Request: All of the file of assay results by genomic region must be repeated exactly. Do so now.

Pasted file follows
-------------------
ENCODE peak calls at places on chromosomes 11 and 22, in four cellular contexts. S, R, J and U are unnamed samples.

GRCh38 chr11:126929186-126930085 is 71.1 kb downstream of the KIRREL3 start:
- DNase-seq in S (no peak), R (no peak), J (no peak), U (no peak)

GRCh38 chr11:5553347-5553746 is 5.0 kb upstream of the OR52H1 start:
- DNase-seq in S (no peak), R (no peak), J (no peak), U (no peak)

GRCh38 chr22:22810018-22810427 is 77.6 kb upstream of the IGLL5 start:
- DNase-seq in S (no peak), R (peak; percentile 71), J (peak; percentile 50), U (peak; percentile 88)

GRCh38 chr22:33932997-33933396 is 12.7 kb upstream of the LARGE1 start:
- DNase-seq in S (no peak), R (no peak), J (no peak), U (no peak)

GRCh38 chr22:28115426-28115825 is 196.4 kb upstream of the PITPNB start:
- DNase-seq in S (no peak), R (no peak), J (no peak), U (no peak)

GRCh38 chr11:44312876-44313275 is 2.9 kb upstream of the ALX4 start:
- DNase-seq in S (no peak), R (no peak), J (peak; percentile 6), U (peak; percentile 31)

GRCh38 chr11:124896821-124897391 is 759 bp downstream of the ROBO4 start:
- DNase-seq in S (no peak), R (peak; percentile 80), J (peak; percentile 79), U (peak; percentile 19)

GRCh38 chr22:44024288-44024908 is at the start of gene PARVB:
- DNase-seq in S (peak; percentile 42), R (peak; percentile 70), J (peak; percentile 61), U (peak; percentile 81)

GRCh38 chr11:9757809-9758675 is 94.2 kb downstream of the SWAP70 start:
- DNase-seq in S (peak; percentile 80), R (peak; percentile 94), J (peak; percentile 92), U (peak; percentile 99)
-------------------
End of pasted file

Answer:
ENCODE peak calls at places on chromosomes 11 and 22, in four cellular contexts. S, R, J and U are unnamed samples.

GRCh38 chr11:126929186-126930085 is 71.1 kb downstream of the KIRREL3 start:
- DNase-seq in S (no peak), R (no peak), J (no peak), U (no peak)

GRCh38 chr11:5553347-5553746 is 5.0 kb upstream of the OR52H1 start:
- DNase-seq in S (no peak), R (no peak), J (no peak), U (no peak)

GRCh38 chr22:22810018-22810427 is 77.6 kb upstream of the IGLL5 start:
- DNase-seq in S (no peak), R (peak; percentile 71), J (peak; percentile 50), U (peak; percentile 88)

GRCh38 chr22:33932997-33933396 is 12.7 kb upstream of the LARGE1 start:
- DNase-seq in S (no peak), R (no peak), J (no peak), U (no peak)

GRCh38 chr22:28115426-28115825 is 196.4 kb upstream of the PITPNB start:
- DNase-seq in S (no peak), R (no peak), J (no peak), U (no peak)

GRCh38 chr11:44312876-44313275 is 2.9 kb upstream of the ALX4 start:
- DNase-seq in S (no peak), R (no peak), J (peak; percentile 6), U (peak; percentile 31)

GRCh38 chr11:124896821-124897391 is 759 bp downstream of the ROBO4 start:
- DNase-seq in S (no peak), R (peak; percentile 80), J (peak; percentile 79), U (peak; percentile 19)

GRCh38 chr22:44024288-44024908 is at the start of gene PARVB:
- DNase-seq in S (peak; percentile 42), R (peak; percentile 70), J (peak; percentile 61), U (peak; percentile 81)

GRCh38 chr11:9757809-9758675 is 94.2 kb downstream of the SWAP70 start:
- DNase-seq in S (peak; percentile 80), R (peak; percentile 94), J (peak; percentile 92), U (peak; percentile 99)